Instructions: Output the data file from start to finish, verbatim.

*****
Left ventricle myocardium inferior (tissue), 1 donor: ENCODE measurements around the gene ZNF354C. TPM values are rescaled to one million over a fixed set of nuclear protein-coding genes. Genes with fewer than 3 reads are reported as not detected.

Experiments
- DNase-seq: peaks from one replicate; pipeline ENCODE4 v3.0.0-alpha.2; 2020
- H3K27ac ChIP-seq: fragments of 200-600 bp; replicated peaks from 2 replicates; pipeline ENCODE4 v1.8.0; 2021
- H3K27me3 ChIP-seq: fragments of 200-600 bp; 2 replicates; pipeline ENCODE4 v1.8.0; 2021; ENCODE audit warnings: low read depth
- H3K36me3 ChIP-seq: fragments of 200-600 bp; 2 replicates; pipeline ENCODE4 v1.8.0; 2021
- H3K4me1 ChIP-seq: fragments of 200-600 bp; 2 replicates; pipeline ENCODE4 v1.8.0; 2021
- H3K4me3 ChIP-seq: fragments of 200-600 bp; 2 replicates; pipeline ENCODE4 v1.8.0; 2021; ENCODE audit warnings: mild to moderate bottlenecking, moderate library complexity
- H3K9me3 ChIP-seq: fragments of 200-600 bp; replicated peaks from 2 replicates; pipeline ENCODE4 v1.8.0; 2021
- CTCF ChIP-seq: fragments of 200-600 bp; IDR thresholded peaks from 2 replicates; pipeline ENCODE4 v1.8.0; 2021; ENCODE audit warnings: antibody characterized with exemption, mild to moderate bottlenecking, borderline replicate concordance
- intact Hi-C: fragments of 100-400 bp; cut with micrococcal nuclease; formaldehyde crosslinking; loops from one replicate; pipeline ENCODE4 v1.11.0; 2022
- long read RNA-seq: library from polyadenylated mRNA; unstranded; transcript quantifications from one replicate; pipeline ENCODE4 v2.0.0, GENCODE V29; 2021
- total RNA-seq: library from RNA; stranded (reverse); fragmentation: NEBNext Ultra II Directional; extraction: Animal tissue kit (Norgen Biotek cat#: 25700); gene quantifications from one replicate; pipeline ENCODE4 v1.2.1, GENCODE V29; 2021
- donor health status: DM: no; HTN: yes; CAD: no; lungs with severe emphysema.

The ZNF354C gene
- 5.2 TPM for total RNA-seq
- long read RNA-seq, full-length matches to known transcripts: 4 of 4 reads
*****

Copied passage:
Left ventricle myocardium inferior (tissue), 1 donor: ENCODE measurements around the gene ZNF354C. TPM values are rescaled to one million over a fixed set of nuclear protein-coding genes. Genes with fewer than 3 reads are reported as not detected.

Experiments
- DNase-seq: peaks from one replicate; pipeline ENCODE4 v3.0.0-alpha.2; 2020
- H3K27ac ChIP-seq: fragments of 200-600 bp; replicated peaks from 2 replicates; pipeline ENCODE4 v1.8.0; 2021
- H3K27me3 ChIP-seq: fragments of 200-600 bp; 2 replicates; pipeline ENCODE4 v1.8.0; 2021; ENCODE audit warnings: low read depth
- H3K36me3 ChIP-seq: fragments of 200-600 bp; 2 replicates; pipeline ENCODE4 v1.8.0; 2021
- H3K4me1 ChIP-seq: fragments of 200-600 bp; 2 replicates; pipeline ENCODE4 v1.8.0; 2021
- H3K4me3 ChIP-seq: fragments of 200-600 bp; 2 replicates; pipeline ENCODE4 v1.8.0; 2021; ENCODE audit warnings: mild to moderate bottlenecking, moderate library complexity
- H3K9me3 ChIP-seq: fragments of 200-600 bp; replicated peaks from 2 replicates; pipeline ENCODE4 v1.8.0; 2021
- CTCF ChIP-seq: fragments of 200-600 bp; IDR thresholded peaks from 2 replicates; pipeline ENCODE4 v1.8.0; 2021; ENCODE audit warnings: antibody characterized with exemption, mild to moderate bottlenecking, borderline replicate concordance
- intact Hi-C: fragments of 100-400 bp; cut with micrococcal nuclease; formaldehyde crosslinking; loops from one replicate; pipeline ENCODE4 v1.11.0; 2022
- long read RNA-seq: library from polyadenylated mRNA; unstranded; transcript quantifications from one replicate; pipeline ENCODE4 v2.0.0, GENCODE V29; 2021
- total RNA-seq: library from RNA; stranded (reverse); fragmentation: NEBNext Ultra II Directional; extraction: Animal tissue kit (Norgen Biotek cat#: 25700); gene quantifications from one replicate; pipeline ENCODE4 v1.2.1, GENCODE V29; 2021
- donor health status: DM: no; HTN: yes; CAD: no; lungs with severe emphysema.

The ZNF354C gene
- 5.2 TPM for total RNA-seq
- long read RNA-seq, full-length matches to known transcripts: 4 of 4 reads